Depot makes 'canned' chapels for soldiers

January 28, 2004|by DON AINES

CHAMBERSBURG, Pa. - Amid tight security, officials on Tuesday unveiled Letterkenny Army Depot's contribution to the Force Provider system - a combined church, synagogue and mosque called the Containerized Chapel.

"In Bosnia, we were living in some nasty warehouses until Force Provider arrived," Depot Commander Col. William Guinn said of the 500-man tent cities of which the Containerized Chapels are now a part.

Guinn, who was a battalion commander in that Balkan country, said the chaplain had to make do with the mess hall between 9 and 11 a.m. He conducted services and other pastoral duties between breakfast and lunch at tables still cluttered with salt and pepper shakers and Tabasco sauce bottles.


Depot workers have assembled 36 of the portable chapels which, when unpacked from their 20- by 8- by 8-foot containers, inflate into 64-foot long, multi-denominational houses of worship with seating for 100.

The depot received the order for the $1.1 million program last April. Guinn said it came in on schedule and under budget.

Containerized Chapels are not merely glorified tents. They come equipped with everything the Chaplain Corps requires to conduct Protestant, Catholic, Jewish or Muslim services for soldiers at base camps around the world.

That includes heating and air-conditioning units, electrical distribution equipment, a sound system, communion sets, religious literature and every other conceivable need "right down to the coffee pots," Guinn said.

"It is packed like a jigsaw puzzle," Guinn said.

"It's an art to put everything in those containers," said Lynn Fisher, the project manager for the chapel program at the depot.

He said eight depot employees worked on the containers full-time and that the project will open the door to do more Force Provider work at the depot.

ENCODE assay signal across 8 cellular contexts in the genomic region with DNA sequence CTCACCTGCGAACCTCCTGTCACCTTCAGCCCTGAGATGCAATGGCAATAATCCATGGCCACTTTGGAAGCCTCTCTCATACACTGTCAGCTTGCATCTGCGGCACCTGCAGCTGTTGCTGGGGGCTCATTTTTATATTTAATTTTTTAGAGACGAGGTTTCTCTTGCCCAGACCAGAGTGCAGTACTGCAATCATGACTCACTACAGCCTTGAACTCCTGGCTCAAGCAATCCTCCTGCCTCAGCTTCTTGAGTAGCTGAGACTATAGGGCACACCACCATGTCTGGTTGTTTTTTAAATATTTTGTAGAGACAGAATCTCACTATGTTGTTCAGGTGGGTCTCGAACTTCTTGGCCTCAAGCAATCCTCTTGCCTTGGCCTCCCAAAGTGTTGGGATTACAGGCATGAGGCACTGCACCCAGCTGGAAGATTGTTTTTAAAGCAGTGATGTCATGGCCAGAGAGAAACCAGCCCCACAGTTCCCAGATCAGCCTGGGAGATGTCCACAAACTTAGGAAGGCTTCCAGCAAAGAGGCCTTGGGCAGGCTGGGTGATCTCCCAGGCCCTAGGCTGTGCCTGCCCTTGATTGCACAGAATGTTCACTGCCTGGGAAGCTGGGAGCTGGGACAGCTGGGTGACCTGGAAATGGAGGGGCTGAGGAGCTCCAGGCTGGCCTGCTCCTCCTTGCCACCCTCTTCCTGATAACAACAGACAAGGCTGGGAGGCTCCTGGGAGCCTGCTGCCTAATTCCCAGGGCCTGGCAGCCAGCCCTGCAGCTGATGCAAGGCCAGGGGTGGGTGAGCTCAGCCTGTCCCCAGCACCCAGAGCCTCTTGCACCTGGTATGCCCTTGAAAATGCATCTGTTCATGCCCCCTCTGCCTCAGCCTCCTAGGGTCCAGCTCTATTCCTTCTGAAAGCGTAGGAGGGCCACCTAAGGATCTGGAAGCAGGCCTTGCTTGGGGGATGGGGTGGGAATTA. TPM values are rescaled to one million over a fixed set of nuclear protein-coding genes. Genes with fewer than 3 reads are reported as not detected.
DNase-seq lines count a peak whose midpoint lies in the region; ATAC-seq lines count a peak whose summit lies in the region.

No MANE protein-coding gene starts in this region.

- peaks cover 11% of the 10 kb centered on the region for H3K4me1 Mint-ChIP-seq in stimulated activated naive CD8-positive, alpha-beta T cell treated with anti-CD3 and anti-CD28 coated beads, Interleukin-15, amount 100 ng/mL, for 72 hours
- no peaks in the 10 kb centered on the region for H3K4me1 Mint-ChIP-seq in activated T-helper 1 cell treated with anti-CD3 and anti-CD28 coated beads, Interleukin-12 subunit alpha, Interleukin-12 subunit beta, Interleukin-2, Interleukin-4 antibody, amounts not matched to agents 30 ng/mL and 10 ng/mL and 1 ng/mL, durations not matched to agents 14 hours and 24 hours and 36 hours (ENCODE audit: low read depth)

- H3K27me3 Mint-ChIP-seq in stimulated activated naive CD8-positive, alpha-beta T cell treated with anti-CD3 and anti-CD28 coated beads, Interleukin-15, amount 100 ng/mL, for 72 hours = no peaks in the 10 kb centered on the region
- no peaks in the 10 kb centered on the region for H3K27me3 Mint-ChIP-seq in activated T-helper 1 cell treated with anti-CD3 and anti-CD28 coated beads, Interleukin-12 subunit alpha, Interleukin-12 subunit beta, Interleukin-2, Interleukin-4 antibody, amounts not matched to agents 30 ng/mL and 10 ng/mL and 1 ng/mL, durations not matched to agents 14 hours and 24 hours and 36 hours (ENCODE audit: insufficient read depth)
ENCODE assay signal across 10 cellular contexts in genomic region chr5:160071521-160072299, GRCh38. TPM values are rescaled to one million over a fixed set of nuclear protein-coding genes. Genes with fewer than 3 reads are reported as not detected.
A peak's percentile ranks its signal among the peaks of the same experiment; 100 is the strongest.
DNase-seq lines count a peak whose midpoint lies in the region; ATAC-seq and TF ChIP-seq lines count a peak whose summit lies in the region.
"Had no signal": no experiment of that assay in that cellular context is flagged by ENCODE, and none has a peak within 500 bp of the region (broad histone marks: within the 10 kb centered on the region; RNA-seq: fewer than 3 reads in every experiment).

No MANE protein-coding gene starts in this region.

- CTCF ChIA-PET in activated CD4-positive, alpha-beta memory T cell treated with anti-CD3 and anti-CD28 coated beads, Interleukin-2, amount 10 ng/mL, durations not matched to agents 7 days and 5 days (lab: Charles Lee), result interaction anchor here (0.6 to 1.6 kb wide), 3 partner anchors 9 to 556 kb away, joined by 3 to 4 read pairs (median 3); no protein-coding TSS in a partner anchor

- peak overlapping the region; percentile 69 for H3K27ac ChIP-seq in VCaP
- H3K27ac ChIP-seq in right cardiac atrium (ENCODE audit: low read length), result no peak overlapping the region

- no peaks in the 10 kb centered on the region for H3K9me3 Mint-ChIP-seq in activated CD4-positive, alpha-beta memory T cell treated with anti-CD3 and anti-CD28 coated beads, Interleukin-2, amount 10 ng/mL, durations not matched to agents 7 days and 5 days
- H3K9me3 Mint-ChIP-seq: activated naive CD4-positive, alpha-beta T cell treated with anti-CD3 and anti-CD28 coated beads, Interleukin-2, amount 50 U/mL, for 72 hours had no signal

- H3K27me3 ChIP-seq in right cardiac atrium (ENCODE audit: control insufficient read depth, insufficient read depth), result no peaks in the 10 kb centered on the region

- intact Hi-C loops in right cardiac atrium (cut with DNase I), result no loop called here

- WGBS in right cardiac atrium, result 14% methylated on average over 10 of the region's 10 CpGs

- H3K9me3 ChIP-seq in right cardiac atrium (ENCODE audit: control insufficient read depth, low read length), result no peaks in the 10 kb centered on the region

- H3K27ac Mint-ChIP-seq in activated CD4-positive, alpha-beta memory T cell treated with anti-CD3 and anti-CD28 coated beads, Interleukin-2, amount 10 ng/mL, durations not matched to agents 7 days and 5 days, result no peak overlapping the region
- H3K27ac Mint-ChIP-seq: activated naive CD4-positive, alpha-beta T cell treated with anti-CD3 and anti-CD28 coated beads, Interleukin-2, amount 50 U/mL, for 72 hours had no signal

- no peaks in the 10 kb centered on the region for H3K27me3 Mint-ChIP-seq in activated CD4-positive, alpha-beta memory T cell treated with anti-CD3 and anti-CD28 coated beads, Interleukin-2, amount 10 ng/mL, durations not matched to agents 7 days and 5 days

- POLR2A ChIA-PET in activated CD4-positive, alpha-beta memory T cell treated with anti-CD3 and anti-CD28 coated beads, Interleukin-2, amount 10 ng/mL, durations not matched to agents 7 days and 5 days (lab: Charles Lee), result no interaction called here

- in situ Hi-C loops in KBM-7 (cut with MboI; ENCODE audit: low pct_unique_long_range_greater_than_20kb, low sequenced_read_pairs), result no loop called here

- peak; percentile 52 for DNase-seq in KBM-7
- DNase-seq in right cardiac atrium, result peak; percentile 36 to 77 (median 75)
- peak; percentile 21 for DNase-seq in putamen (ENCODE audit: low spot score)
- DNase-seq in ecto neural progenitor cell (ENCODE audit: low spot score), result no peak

"It's different from the work we're used to doing," Fisher said.

A short distance from the Containerized Chapel, depot employees were working on a line of Humvees equipped with Stinger surface-to-air missile mounts.

Assembly of the chapels is required, along with disassembly and repackaging. Technical assessment teams accompany Force Provider equipment to their destinations for that purpose, said Lt. Col. Lawrence Silas, production manager for Force Sustainment Systems in Natick, Mass.

By truck, rail, air or sea, the chapels can go anywhere in the world, Silas said.

"There is no one among us ... so made out of steel that we don't need something to hope for," said Chaplain Maj. John Wheatley, who accompanied Silas from Natick.

The chapels, he said, would serve as refuges "for those who are weary and broken in spirit."

"This one system you are delivering today is perhaps the most important system," Silas said to several dozen depot workers gathered for the ceremony. "What's inside that box and what is delivered ... nothing can measure up to it.

"Paychecks are good, but you can feel good about doing something for somebody's son or somebody's daughter," he said.

"I can tell you, having been over to the hot zone ... the quality of life for the soldier today is significantly enhanced" by Force Provider, Silas said.

In the 140-degree days in Baghdad, Force Provider facilities give soldiers a place to eat, rest, refresh and recharge before heading out on patrols.

"This place may be the last place a soldier lives," Silas said. "So it has to be a home away from home."

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